Home Renovation Tips for Those With Asthma and Allergies

Home Renovation Tips for Those With Asthma and Allergies
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Few home tasks cause a bigger mess than home renovations. Whether you’re painting the living room or knocking out a wall for an open floor plan, you can guarantee there will be dirt, dust, and degraded indoor air quality.

While this can be tedious to deal with, it can be even more problematic or dangerous for those with breathing issues, such as asthma and allergies. To help keep you safe until the big house project is over, we’ve compiled these home renovation tips for those with asthma and allergies.

Emphasize Ventilation

Dust is one of the biggest challenges for asthmatics or allergy sufferers during home renovations. While dust is essentially unavoidable, you can lessen its impact on air quality by increasing ventilation in spaces you’re renovating.

Try to do the brunt of your work on warm days when you can leave the windows and doors of the space open. Then, keep a few box fans around in the space to help the air circulate. You may also want to consider putting air filters in the space to catch any particles.

Avoid VOCs

Volatile organic compounds—VOCs—are chemicals that enter the air thanks to substances we bring into our homes. Along with having a harsh, unpleasant smell, they’re known to aggravate asthma and allergy symptoms and cause headaches and nausea.

Unfortunately, many household items that we use during home renovations are sources of VOCs, such as:

  • Paint
  • Paint thinner
  • Wood stain
  • Household cleaners
  • New carpets

One of the most important tips for improving home renovations for asthma and allergy sufferers is to avoid using VOC-heavy products during projects. For instance, choosing water over oil-based paint or opting for bamboo flooring over carpet will help you achieve better air quality.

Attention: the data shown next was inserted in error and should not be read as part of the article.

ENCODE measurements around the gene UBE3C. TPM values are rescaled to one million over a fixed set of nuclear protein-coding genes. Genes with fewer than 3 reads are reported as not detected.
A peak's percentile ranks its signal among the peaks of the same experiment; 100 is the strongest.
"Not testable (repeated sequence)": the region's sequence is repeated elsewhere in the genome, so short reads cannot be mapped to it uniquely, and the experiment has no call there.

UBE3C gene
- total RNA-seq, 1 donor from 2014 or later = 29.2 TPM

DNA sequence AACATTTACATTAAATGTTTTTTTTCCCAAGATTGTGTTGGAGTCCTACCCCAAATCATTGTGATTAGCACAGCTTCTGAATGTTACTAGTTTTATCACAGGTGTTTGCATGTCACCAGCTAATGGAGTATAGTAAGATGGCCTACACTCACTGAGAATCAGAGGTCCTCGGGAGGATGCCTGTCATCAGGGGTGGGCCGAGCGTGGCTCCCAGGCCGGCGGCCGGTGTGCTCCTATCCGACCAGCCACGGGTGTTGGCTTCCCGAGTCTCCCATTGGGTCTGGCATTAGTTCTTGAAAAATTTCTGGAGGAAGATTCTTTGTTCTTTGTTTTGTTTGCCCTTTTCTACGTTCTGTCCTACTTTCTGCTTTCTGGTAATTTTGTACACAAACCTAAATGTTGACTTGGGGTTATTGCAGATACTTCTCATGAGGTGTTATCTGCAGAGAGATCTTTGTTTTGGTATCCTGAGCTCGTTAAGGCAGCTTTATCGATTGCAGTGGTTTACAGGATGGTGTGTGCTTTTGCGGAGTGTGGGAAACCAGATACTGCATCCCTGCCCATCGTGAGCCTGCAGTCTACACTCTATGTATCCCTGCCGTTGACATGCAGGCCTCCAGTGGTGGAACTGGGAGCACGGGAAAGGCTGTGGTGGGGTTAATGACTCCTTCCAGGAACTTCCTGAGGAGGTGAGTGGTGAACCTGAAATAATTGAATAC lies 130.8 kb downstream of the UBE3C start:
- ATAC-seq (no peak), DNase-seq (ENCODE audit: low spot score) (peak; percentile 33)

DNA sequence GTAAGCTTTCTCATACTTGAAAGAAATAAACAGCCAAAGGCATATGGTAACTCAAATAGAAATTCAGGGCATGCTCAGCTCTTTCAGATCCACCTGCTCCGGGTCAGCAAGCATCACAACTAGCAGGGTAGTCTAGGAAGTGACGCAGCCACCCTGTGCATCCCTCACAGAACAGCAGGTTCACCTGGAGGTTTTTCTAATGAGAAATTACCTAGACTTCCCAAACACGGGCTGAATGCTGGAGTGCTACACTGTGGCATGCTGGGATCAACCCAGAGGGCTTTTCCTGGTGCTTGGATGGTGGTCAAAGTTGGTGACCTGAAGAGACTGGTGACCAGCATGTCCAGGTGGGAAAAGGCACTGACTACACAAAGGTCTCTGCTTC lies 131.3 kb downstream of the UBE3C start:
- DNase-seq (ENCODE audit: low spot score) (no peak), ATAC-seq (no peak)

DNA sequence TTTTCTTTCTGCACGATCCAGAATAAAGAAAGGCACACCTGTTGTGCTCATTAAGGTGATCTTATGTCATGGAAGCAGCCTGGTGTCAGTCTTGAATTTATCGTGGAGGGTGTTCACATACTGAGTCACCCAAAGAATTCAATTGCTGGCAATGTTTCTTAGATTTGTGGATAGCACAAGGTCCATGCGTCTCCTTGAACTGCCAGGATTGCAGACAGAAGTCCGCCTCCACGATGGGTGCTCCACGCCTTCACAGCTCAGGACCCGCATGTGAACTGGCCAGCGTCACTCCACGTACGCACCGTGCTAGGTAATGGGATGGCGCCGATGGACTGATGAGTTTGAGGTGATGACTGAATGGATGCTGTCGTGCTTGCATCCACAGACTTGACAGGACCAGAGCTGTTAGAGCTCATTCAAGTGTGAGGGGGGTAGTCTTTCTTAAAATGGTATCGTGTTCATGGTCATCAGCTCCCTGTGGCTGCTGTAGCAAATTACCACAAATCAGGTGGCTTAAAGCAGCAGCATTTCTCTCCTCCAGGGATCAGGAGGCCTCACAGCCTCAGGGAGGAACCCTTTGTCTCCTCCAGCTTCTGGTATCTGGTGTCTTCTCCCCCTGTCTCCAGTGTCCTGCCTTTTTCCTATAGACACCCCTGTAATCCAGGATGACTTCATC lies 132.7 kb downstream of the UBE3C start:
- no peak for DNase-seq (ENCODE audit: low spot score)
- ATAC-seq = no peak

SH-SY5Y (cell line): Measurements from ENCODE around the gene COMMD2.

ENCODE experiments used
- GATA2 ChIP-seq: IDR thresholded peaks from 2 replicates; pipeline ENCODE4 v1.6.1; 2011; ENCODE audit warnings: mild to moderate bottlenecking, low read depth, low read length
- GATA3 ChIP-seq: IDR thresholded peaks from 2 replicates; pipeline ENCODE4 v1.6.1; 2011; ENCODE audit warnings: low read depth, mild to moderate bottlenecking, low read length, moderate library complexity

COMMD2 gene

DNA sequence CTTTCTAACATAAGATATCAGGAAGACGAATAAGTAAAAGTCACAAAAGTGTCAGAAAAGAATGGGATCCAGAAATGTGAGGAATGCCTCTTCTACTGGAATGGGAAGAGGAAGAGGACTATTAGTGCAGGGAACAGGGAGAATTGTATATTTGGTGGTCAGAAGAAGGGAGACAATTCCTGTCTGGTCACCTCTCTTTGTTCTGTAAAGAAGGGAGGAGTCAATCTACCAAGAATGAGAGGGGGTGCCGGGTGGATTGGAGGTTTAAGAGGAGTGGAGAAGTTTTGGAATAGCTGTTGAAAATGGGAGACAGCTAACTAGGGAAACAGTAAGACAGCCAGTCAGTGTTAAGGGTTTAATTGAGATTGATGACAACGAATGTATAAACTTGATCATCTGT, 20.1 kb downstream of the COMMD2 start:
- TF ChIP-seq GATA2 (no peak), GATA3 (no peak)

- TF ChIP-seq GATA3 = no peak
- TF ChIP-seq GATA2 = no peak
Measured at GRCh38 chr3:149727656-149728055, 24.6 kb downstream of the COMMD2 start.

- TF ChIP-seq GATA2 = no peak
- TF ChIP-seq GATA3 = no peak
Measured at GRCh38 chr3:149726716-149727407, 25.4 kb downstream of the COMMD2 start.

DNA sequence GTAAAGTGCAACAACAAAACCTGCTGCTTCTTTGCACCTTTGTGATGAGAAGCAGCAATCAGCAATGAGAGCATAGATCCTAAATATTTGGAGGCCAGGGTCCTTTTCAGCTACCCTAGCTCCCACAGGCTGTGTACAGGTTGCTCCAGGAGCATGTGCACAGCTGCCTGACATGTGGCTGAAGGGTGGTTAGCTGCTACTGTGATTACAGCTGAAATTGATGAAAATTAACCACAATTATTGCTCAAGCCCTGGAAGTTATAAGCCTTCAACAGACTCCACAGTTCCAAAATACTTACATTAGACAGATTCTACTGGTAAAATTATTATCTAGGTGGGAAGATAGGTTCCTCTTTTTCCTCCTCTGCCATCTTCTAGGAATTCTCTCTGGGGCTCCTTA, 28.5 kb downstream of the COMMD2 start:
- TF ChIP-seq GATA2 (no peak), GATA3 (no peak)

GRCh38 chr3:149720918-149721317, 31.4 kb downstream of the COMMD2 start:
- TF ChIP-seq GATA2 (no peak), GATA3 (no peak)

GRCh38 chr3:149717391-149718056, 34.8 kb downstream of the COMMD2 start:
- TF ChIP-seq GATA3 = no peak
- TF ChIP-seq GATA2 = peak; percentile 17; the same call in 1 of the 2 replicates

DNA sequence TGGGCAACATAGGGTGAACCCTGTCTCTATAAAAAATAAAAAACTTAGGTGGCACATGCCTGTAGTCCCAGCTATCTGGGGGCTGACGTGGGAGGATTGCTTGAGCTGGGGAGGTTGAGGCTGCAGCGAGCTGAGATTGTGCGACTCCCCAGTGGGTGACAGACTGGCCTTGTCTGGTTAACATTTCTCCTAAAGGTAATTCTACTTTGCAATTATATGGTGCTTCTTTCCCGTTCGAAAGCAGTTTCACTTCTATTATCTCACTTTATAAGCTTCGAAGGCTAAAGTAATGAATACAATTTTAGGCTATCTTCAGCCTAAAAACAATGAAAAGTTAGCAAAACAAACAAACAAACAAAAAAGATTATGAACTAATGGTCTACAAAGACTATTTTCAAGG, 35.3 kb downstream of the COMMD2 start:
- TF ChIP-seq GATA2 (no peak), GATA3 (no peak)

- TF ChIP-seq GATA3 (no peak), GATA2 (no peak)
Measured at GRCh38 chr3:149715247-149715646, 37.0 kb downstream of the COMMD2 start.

Be Wary of Older Homes

Old homes can be incredibly charming, but they can also present hidden dangers for those with asthma and allergies. This is especially true if your house is from earlier than the late 70s. These houses are more likely to contain unsafe substances like lead paint or asbestos insulation.

If you have an older home, bring in a specialist to test the paint and insulation before removing old paint, opening up a wall, or removing a popcorn ceiling. Otherwise, you can leech lead and asbestos into the air, which can create a dangerous scenario for everyone, whether they have breathing problems or not.

Home renovations can be tricky to navigate if you have asthma or allergies. But when you’re aware of triggers in your surroundings, you can work around them until your home project is complete.

Written by Henry Johnson


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